Up To My Axels In Adventure On Fraser Island

26 March 2015
Read Time: 2.9 mins

A 5am wake up call, four-and-a-half hours on the road, and about an hour on a barge (including some time spent at the helm, thank you very much), brought me to the western shores of Fraser Island.

Before I could unzip my suitcase and take a token hotel room selfie at Kingfisher Bay Resort, I was heaving a three-seater canoe into and subsequently out of the surf.

There was not a shred of elegance to this late afternoon activity – no running barefoot down the beach, dress billowing out behind me, sunlight bouncing off my shoulders. Heels were dug into the sand, grunting noises were made, skin was blistered.

 Totally worth the effort

I quickly came to realise my mascara would remain capped for the duration of my time on Fraser Island and patted myself on the back for not packing a hair straightener.

For a girl from Far North Queensland who once proudly spent eight days getting snagged by 'wait-a-while' vines hiking around Cooktown and camped under the stars in a Western Queensland dust-bowl, my bush smarts had fallen by the wayside of late. But I was determined it would all coming screaming back to me on Fraser Island.

 Swapping the stilettos for the sand on Fraser Island

I now know why they invented 'island time' – to trick your body into doing more within the confines of a day. A day on Fraser Island is nowhere near enough. A week might only just cut it.

I was joined on the island by a bunch of lovely ladies; we were all there to learn the refined art of four-wheel-driving. I wondered: was this a girl's weekend gone wrong? Or an opportunity to throw our stilettos to the wind?

We were on Fraser to find our 'moxie' – a word that's on the brink of extinction, meaning courage, grit or determination. As in "Boy, she sure has moxie!"

That weekend, we would bring moxie back in a big way.

 Making a splash on the beach highway (Image: Reichlyn Photography)

Fast forward 48 hours and I had the ocean rolling on in my side-view mirror; I'd just hit 80 kilometres an hour flying down the beach highway past anglers and the skeletal remains of the SS Maheno. Somewhere out there on 75 Mile Beach, I found my moxie.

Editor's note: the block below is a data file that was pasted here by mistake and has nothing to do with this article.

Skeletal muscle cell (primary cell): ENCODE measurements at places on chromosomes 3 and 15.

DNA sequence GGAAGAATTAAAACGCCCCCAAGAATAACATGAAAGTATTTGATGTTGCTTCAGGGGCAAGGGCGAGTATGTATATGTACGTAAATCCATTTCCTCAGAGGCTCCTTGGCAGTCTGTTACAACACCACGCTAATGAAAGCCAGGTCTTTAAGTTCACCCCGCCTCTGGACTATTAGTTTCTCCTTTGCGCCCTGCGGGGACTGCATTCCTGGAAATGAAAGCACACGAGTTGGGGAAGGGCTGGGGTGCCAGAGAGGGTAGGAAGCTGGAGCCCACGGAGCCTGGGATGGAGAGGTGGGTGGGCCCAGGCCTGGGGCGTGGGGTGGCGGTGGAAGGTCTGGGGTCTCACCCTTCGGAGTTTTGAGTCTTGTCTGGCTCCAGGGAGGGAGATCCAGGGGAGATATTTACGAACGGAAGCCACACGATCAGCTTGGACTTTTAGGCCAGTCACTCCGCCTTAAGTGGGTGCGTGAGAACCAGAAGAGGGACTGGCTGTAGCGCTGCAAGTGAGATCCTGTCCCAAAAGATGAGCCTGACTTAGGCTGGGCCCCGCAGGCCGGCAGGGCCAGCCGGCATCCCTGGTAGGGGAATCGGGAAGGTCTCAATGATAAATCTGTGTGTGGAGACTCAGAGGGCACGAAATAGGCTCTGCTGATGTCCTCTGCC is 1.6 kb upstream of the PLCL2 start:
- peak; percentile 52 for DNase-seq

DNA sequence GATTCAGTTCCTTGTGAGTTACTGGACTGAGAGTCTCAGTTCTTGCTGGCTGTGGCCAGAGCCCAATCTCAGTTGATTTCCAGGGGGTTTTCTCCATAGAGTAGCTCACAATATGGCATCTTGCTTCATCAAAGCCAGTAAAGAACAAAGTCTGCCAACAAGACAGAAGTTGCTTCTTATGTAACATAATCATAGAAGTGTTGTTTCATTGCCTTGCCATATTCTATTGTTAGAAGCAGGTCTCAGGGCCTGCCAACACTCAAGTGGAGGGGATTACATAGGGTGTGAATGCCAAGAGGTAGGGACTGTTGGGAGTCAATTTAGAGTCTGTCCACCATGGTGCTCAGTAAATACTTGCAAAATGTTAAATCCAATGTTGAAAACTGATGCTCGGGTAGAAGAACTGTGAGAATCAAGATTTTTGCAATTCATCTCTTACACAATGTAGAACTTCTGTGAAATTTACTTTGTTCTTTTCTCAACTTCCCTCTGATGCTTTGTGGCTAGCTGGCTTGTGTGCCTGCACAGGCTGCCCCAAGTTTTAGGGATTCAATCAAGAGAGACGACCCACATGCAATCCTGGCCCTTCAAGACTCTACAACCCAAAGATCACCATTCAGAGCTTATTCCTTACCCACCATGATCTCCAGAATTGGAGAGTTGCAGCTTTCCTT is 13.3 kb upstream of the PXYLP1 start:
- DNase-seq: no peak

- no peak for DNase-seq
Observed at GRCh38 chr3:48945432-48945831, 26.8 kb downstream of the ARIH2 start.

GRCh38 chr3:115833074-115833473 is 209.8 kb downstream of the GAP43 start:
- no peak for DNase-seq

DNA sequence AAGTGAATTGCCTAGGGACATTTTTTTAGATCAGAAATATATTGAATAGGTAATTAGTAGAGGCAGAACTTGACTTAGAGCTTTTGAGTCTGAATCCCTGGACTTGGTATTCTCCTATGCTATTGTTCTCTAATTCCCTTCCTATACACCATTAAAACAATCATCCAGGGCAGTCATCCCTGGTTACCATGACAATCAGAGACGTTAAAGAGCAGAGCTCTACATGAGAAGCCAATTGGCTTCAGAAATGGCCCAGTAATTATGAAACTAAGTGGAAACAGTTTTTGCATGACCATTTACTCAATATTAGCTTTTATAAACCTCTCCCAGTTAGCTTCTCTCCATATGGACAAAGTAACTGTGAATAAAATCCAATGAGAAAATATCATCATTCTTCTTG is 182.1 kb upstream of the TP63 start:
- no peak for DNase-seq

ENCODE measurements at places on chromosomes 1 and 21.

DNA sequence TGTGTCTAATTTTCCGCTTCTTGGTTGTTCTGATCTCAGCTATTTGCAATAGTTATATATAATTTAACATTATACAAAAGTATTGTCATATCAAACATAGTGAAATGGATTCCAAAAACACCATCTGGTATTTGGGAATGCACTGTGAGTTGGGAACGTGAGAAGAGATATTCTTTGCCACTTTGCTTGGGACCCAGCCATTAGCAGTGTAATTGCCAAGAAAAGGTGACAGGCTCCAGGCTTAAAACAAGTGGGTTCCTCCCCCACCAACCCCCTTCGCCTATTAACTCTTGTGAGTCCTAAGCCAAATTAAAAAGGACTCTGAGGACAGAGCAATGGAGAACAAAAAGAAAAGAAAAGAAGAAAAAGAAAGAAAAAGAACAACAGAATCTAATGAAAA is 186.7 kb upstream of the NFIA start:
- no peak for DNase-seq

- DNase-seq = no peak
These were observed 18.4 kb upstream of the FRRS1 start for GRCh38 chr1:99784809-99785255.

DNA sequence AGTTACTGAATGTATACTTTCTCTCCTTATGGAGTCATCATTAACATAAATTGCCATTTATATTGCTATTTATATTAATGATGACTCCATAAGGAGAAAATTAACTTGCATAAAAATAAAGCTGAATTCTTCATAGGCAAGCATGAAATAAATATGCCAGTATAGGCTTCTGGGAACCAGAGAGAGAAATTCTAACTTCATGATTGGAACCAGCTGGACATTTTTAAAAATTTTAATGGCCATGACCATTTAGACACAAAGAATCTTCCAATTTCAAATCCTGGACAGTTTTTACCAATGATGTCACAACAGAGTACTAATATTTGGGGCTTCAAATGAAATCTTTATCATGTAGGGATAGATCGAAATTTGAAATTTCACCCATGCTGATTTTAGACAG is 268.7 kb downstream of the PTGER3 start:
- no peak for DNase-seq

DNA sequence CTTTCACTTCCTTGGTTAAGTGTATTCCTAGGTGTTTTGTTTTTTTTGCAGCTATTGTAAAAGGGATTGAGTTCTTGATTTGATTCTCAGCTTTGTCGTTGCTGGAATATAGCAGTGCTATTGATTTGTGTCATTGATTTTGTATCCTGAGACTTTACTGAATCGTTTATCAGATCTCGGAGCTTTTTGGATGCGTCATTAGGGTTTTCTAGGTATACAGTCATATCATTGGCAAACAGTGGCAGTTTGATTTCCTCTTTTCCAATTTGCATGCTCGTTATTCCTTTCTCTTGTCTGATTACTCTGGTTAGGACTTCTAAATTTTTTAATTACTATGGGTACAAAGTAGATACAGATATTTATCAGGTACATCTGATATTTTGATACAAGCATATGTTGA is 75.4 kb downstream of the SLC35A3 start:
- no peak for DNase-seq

High range, low range, traction control... these are all words that have been forcibly added to my vocabulary alongside other rarely used phrases like 'oil check' and 'mortgage lender'.

But there I was, taking pressure out of tyres and locking hubs, ready to grab the wheel and make tracks on the world's largest sand island.

The rain gods smiled upon us, dampening the sand enough to negate some of the slipperiness on our first day. By day two, our collective confidence was at an all-time high and we were ready for a cross-island expedition on the now soft, powdery sand.

 Nice day for a Sunday drive, right?

You know when you step onto silky white sand, your feet squeaking and sinking with every step? It takes some skill to handle a hunking great four-wheel-drive bearing down on this icing-sugar-like terrain.

Without actually making the tyre larger (an impossible feat), you have to increase the amount of tread that comes into contact with the ground. Let some air out and hey presto, you've got increased traction and less chance of sinking! A pinch of elbow grease goes a long way on the sandy highway.

Nothing gives you a bit of extra pluck and courage like having an experienced crew leading the charge and bringing up the rear. They don't get much better than Dave and Brad from Australian Offroad Academy, who patiently put up with our many stops for photoshoots and cheeky two-way radio banter.

 Hitting the road, Fraser style (Image: Reichlyn Photography)

I roared along with the windows down in the 'Crusty Cruiser', which was actually a current model Land Cruiser but looked positively archaic next to the Red Hornet – a Toyota FJ Cruiser with all the mod-cons, which takes away half the fun, if you ask me.

We bumped and bounded from east to west on the island, discovering the impossibly clear waters of Lake McKenzie, ancient trees that were so profoundly beautiful loggers refused to give them the chop, and emerald lakes perched atop sand dunes, which looked like misplaced puddles from a distance.

 Sneaking through the Fraser Island forests (Image: Reichlyn Photography)

The prehistoric landscapes of Fraser Island are surreal. Feeling the pillowy sand underfoot, you start to wonder if the massive eucalypts would topple if you gave them a gentle nudge. How rain-fed lakes, dense woodlands and resort villages don't just disappear into the sands a la Atlantis, I'll never know.

That's the beauty of Fraser Island – it makes you think. You think about how privileged you are to be standing on a slice of paradise and it makes you want to do more. Be more.

You push your boundaries and do things you wouldn't normally do, like hauling canoes out of the ocean, rescuing a bogged member of your convoy, or chowing down on your country's national emblems. That's what you call moxie.

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Visit your local Flight Centre or call 131 600 for more travel advice and the latest travel deals for Fraser Island.

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Ashton Rigg

When I'm not at home in Brisbane, you’ll find me wanderlusting around hipster bars, eclectic boutiques and arty nooks. From bagels in Brooklyn to strudel in Salzburg, I believe the best way to experience a destination is by taking a bite! Tweets & 'grams at @AshtonRigg